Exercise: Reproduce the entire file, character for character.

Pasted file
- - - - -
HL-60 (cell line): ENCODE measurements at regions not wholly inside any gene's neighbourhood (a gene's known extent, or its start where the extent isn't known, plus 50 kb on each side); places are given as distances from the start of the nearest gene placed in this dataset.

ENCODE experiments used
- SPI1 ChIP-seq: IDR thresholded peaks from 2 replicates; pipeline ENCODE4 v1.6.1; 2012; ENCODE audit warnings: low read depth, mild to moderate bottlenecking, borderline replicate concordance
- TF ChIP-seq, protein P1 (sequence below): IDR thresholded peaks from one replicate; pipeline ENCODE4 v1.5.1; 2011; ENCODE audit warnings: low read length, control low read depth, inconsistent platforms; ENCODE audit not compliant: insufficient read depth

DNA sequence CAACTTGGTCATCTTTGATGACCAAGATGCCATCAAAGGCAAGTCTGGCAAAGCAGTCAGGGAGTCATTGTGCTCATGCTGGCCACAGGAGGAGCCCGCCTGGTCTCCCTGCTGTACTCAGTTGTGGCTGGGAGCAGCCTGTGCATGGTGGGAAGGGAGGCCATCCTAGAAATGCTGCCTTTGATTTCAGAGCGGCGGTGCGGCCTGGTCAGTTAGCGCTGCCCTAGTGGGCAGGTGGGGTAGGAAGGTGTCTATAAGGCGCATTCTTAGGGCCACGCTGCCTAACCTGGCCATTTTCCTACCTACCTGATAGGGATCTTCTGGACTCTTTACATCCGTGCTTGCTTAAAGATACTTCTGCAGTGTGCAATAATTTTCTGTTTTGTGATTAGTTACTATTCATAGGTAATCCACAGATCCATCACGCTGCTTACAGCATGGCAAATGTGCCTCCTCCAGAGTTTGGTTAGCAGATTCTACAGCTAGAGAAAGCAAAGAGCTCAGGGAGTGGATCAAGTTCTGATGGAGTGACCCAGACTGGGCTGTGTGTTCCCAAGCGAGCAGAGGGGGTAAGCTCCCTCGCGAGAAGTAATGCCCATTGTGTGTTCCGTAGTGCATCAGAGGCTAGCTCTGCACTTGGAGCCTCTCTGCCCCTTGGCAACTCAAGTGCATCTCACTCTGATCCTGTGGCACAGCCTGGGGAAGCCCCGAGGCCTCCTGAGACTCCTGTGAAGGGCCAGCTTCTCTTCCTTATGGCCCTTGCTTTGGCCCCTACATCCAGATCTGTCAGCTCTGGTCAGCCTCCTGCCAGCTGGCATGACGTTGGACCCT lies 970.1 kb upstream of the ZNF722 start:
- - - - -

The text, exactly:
HL-60 (cell line): ENCODE measurements at regions not wholly inside any gene's neighbourhood (a gene's known extent, or its start where the extent isn't known, plus 50 kb on each side); places are given as distances from the start of the nearest gene placed in this dataset.

ENCODE experiments used
- SPI1 ChIP-seq: IDR thresholded peaks from 2 replicates; pipeline ENCODE4 v1.6.1; 2012; ENCODE audit warnings: low read depth, mild to moderate bottlenecking, borderline replicate concordance
- TF ChIP-seq, protein P1 (sequence below): IDR thresholded peaks from one replicate; pipeline ENCODE4 v1.5.1; 2011; ENCODE audit warnings: low read length, control low read depth, inconsistent platforms; ENCODE audit not compliant: insufficient read depth

DNA sequence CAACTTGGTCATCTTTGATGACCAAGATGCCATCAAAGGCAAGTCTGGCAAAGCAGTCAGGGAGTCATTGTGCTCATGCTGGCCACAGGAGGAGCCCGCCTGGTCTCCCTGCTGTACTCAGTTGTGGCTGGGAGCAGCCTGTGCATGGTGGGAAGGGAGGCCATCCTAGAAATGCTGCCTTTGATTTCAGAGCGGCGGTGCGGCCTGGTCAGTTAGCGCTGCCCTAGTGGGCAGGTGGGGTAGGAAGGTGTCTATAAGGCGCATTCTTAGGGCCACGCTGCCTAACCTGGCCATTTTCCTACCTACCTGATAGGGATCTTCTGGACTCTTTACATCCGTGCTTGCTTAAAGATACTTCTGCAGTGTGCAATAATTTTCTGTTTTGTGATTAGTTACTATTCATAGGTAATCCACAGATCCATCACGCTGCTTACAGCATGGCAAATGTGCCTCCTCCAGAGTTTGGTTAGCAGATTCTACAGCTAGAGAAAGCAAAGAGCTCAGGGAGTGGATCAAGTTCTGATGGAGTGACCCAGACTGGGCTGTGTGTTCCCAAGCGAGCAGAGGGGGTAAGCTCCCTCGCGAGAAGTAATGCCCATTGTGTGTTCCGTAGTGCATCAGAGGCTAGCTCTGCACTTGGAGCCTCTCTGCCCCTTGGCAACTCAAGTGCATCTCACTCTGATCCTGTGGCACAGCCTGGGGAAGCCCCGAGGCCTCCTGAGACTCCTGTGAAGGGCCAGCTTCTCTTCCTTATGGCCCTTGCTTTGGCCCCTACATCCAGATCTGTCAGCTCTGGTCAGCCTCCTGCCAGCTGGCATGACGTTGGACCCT lies 970.1 kb upstream of the ZNF722 start: